The Korean Buddhist News USA

The Korean Buddhist News USA The official page of The Korean Buddhist News, USA. This page is dedicated to English users who would like to communicate with Korean Buddhist Community in Americas.

We are delivering Buddhist news and teachings and offering diverse community services for the benefit of all beings.

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A new book of the English version on Korean Buddhism was published by the Association of the Korean Buddhist Orders. It ...
03/01/2020

A new book of the English version on Korean Buddhism was published by the Association of the Korean Buddhist Orders.

It is the 10th book of the annual project by the organization.

Here is the list of the books that have been published by the AKBO.

2009 「Korean Buddhism」
2010 「Diary of a Koean Zen Monk」
2011 「6 Ways to the Heart」
2012 「Encounter with the Beauty of Korean Buddhism」
2013 「The Timeless Wisdom of Korean Seon Masters」
2014 「Myths and Legends of Buddhist Temples in Korea」
2015 「Grateful Offerings」
2017 「Understanding Korean Buddhism」
2018 「Empty and Marvellous」
2019 「Stepping into the Buddha’s Land」

If any of you want the books, The Korean Buddhist News, USA can contact the AKBO for you to check the availability.

Email. [email protected]

09/02/2019
09/02/2019
The Korean Buddhist News USA's cover photo
08/24/2018

The Korean Buddhist News USA's cover photo

The Korean Buddhist News USA's cover photo
09/29/2017

The Korean Buddhist News USA's cover photo

Yeong San Jae, The Grand Memorial Service for Korean War Victims & The Prayer for World Peace and Prosperity Coming Soon...
06/20/2016

Yeong San Jae, The Grand Memorial Service for Korean War Victims & The Prayer for World Peace and Prosperity

Coming Soon This Saturday in Los Angeles

on June 25, 2016

Forty Buddhist monks, who inherited the ancient form of memorial service and prayer, will perform the ceremony on this meaningful day of 66th anniversary of the Korean War.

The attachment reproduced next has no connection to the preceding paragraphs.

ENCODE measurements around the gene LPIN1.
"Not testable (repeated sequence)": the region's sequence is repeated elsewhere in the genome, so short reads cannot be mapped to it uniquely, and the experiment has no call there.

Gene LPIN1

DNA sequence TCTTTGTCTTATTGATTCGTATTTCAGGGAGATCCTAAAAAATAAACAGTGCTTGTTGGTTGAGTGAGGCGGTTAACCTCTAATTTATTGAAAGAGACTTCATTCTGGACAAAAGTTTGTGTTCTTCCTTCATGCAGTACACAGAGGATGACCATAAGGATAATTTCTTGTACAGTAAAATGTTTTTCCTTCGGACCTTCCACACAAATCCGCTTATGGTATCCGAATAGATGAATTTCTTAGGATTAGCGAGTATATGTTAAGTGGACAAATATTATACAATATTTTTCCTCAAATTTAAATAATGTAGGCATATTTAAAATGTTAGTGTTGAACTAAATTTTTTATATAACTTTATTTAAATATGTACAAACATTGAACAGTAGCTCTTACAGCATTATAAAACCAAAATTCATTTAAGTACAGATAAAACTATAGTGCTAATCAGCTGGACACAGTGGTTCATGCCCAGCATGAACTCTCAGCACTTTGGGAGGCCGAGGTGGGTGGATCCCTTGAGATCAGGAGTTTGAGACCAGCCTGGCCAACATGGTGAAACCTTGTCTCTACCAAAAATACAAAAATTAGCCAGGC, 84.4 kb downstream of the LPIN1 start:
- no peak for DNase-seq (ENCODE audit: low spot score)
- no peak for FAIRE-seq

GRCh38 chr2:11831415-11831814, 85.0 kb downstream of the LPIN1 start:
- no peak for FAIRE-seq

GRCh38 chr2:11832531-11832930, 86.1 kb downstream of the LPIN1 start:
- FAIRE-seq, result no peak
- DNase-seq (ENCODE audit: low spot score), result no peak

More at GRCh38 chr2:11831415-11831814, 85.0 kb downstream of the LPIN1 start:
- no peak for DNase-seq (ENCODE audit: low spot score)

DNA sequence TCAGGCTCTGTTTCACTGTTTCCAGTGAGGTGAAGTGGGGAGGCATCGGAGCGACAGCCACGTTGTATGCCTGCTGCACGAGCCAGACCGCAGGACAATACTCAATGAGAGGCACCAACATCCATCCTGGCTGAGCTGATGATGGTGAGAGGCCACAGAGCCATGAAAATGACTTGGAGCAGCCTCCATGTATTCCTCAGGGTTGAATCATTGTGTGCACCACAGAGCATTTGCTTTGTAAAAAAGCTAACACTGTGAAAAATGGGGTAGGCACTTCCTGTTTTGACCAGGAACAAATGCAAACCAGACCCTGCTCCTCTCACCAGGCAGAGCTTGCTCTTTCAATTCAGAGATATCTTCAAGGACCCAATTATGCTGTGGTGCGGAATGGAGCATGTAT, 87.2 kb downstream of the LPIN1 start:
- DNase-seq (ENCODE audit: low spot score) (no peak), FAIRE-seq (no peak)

Veterans and survivors from the 16 countries who fought the War will attend the event.

This is a rare opportunity to see the original Buddhist performance in the U.S.

Tickets are available at
http://www.shrineauditorium.com/events/detail/307968

Call Bongwon Sah Temple at Los Angeles at 213-304-0902
for more information about tickets.

Great Korean Buddhist Monks in the 20th Century
04/06/2016

Great Korean Buddhist Monks in the 20th Century

Great Korean Buddhist Monks in the 20th Century

Dharma BOOM of America is selling Buddha T-shirts from Korea. The t-shirts has calligraphic works of Heart Sutra and Bud...
03/10/2016

Dharma BOOM of America is selling Buddha T-shirts from Korea. The t-shirts has calligraphic works of Heart Sutra and Buddha in Chinese character. The image was brought from The renowned Korean Tripitaka. This is the only and first Buddhist t-shirts from the tripitaka, a world heritage designated by UNESCO.

Dharma BOOM of America, Inc is a New York-based supplier of books and items on Buddhism, and has been working since 2008 mainly off-line for Korean-American Buddhist community.

The t-shirts is $29.95 and shipping is free when it is ordered through email at [email protected].

"I am running this company to support Buddhist practitioners I also would like to show that Buddhism is a religion of beautiful culture that everyone can enjoy." says Dharma BOOM, president of Dharma BOOM of America.

Junggaksa Temple of Seattle is one of the most beautiful Buddhist temples in America. Beautiful nature surrounds the tem...
03/04/2016
미주불교뉴스

Junggaksa Temple of Seattle is one of the most beautiful Buddhist temples in America. Beautiful nature surrounds the temple year round. Recently, the temple completed the building of Dharma Hall. After 30 years of hard work for Dharma propagation at the spot, Jung Up Sunim, the abbot, finally made it. Also they set up a beautiful stupa, which added a sense of dharma world to already paradise-like environment.

If you are interested, go and sit there for a while.
Here is the address:

19903 244th Ave. S.E. Maple Valley, WA 98038
Tel. 425-413-1999

For Korean reporting, click

http://www.koreanbuddhism.us/zeroboard/view.php?id=budpress&no=139

미주한국불교 Korean Buddhism in The Americas

02/28/2016
Meditation Note from Alaska

The Korean Buddhist News USA announces a new column titled "Meditation Note from Alaska." We are pleased to introduce Yim Daesong who will write for this column. This column will be written in both Korean and English, and we will share the English version here in our Facebook edition of our paper. Thank you, Daesong, our new columnist for your contribution. Hope your Dharma will be enjoyed by all. Palms together.